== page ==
Prior to the launch of the Rainforest Artlink program, students completed a pre-exchange survey. The survey required students to define culture, try to describe some aspects of their partner country's culture, and identify cultural values of both communities . In these early surveys, few students were able to provide even a basic definition of culture and many did not comprehend the significance of cultural values. Of 116 surveys, over 100 were at the beginning or developing level and only 5 were proficient. The post-exchange surveys found 94 of the students at mastery or advanced levels. The final surveys are a testament to the success of the program.
The launch included introductory workshops by Miguel Barreto of Creative Connections for all seventh graders. Mr. Barreto outlined the program for the students and then did an activity which challenged students to uncover stereotypes and consider multiple perspectives.
Analyzing Art and Identifying Cultural Values
Along with the Teacher Guidelines, participant students were provided with an International portfolio which contains art pieces from several participant countries that allow students to understand and plan their art creation accordingly with the year's theme "Highlight".
Creating the Art
Students worked with the art teacher, Myra Pratte, to create works of art depicting a "highlight" or special moment from their lives. Over the course of six weeks, students used a variety of media (watercolor, pastels, paints, colored pencils) to portray their chosen highlights. Subjects included the Woodstock Fair, holidays, pets, family vacations, sporting events, music, dance, and academic achievements . Students also completed artist description sheets, describing their art and answering questions about themselves.
As students created the art, all teachers supplemented the project with lessons on the rainforest environment and problems such as deforestation, Spanish language, cultural diversity, and empathy.
Other Activities Along the Way
As we sent our art pieces to our partner classes overseas, we covered other lessons suggested in the Teacher's Guidelines such as the Cultural Iceberg, the parable "The Blind Men and the Elephant" and we played the game called "The Web of Life"
In social studies, students worked on projects to teach their classmates about the history, food, art, music, politics, economy, environment, wildlife, education, and transportation in Brazil and Guatemala .
Receiving our Partner's Art from Brazil and Guatemala
We received our art and artists description sheets (translated into English) from Brazil and Guatemala. We then spent a number of classes examining the art and learning about the students in preparation for our videoconferences. We displayed the foreign artwork at the Middle School Artshow.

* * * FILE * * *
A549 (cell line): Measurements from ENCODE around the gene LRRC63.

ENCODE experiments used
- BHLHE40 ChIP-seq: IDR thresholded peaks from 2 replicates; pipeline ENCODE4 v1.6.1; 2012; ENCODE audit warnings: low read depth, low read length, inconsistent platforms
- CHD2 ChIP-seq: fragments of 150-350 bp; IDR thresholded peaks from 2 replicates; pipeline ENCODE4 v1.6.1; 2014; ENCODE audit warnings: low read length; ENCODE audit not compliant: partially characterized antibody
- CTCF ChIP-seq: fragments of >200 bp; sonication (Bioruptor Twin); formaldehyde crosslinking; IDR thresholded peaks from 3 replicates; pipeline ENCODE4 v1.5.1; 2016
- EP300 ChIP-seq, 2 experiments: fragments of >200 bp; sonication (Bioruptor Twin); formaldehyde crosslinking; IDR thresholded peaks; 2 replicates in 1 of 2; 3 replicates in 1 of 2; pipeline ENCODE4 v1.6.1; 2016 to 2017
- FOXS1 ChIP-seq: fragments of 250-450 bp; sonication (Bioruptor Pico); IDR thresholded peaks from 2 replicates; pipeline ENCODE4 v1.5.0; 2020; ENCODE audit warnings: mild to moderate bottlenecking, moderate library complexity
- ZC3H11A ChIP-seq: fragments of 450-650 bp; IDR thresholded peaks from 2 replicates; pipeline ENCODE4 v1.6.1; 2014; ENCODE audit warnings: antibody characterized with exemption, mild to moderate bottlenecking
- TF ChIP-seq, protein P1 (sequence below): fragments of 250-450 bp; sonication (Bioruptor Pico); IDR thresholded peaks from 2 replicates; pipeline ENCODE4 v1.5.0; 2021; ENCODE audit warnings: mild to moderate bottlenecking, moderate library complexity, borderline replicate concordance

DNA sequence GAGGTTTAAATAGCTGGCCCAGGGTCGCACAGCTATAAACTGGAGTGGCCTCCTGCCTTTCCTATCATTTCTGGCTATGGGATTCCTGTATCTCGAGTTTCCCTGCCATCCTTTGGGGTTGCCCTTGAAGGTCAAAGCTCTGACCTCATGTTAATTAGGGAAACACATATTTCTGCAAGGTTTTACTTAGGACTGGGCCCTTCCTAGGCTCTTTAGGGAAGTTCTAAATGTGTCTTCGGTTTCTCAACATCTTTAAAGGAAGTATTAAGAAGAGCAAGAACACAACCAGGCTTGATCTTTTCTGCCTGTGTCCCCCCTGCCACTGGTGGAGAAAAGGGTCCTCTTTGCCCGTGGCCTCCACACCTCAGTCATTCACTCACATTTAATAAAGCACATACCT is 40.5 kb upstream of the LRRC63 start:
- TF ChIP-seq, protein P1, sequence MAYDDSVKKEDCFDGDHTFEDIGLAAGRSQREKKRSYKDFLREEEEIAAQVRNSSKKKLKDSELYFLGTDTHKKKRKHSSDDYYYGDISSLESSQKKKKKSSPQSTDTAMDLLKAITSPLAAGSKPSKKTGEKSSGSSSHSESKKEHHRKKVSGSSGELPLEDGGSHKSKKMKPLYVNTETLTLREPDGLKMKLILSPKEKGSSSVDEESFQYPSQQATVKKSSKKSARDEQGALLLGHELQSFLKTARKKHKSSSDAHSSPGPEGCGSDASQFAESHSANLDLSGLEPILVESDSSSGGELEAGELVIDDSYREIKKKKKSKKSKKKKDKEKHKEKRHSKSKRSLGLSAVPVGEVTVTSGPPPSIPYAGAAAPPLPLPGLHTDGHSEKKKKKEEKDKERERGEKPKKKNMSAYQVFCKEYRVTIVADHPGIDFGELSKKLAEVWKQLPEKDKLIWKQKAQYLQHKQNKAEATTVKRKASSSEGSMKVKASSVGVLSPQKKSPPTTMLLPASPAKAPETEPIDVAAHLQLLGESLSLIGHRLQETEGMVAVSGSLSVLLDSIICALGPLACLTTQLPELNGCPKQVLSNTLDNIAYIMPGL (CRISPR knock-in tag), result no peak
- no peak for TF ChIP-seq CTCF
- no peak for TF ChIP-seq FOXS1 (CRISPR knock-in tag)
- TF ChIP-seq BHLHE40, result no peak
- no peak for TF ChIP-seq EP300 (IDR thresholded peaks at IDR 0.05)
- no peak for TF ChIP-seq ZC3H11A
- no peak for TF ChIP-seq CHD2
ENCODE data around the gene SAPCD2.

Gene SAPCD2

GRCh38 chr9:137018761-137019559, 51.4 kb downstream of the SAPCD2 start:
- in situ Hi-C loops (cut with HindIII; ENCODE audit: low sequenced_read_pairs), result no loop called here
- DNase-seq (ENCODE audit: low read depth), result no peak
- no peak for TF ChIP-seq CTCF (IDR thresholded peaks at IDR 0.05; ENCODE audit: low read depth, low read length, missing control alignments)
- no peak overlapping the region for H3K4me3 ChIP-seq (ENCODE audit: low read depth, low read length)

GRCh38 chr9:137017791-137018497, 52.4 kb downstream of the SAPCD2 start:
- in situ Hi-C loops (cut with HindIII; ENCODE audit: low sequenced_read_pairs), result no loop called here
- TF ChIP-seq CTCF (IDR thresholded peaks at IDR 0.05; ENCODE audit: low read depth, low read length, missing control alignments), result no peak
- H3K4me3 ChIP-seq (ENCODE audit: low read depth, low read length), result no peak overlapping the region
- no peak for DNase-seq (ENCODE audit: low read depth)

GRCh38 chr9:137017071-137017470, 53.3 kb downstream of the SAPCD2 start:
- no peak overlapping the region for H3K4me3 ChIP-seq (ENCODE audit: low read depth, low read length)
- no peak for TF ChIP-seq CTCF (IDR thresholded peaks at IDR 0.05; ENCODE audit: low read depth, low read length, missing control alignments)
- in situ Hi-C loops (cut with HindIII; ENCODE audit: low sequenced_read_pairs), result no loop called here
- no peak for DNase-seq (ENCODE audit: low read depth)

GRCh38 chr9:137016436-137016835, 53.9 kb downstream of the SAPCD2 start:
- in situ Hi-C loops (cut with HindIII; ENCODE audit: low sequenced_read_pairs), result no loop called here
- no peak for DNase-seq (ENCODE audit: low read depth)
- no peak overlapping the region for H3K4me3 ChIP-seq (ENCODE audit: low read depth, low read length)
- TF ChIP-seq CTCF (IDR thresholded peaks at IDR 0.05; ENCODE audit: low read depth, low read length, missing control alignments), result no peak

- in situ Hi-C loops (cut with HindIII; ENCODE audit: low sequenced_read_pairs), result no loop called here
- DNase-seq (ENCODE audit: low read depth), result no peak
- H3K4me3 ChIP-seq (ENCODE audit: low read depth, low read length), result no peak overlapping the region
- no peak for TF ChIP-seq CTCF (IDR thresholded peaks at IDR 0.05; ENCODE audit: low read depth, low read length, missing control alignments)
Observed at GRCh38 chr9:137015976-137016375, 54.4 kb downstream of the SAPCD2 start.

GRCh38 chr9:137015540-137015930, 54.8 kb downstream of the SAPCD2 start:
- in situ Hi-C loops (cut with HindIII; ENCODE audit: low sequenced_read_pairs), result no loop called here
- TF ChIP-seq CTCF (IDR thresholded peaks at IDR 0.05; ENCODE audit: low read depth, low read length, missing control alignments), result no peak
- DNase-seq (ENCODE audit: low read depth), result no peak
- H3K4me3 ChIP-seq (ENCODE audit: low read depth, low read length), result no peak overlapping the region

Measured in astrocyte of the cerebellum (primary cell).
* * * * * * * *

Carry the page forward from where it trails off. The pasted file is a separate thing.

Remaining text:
Prior the Interactive Video Conference, our music teacher, Maria Wood, helped students to prepare musical pieces to perform for our partner classes. Students watched the inspiring documentary Landfill Harmonic about children from Paraguay and then transformed recycled materials into art. Students also viewed the movie Pele about the famous Brazilian soccer player and we culminated our project with a soccer game between students representing Brazil and those representing Guatemala. David St. Jean was kind enough to be our volunteer coach and referee for this event.
The Interactive Video Conference (IVC)
The most anticipated date came and these videoconferences themselves were unforgettable. Miguel Barreto, Program Director with Creative Connections and seventh grader Carolina served as facilitators and translators. Students communicated using the artwork as a platform. A student on one side of the conference would hold up a piece of art and the artist on the other side would come forward. Although students were a bit shy and nervous at first, we had some amazing interactions.
Students learned about the others' lives, schools, culture, and dreams. We learned that the students in the Amazon take a two hour boat ride to get to school and then home again each day. We heard about anacondas in people's yards and pink dolphins swimming in the river. Guatemalan students expressed their fears of pollution, deforestation, and wildfires.
The students also shared many values and dreams. A Woodstock student and a Guatemalan student found they both loved to sing and wanted to learn to play guitar. One Woodstock student was asked what his favorite thing was about the place where we live. He responded that he feels safe in Woodstock. In another wonderful moment, Brazilian students called a Woodstock student a hero for staying up all night to care for his sick horse.
About Creative Connections
Creative Connections, an international cultural education organization, creates and facilitates innovative arts-based exchanges between classrooms in the USA and their peers around the world. These exchanges teach global competency by promoting awareness, understanding and appreciation of other cultures, customs and traditions.
For more information on the RainForest ArtLink Program, please email Program Director Miguel Barreto at email@example.com or visit: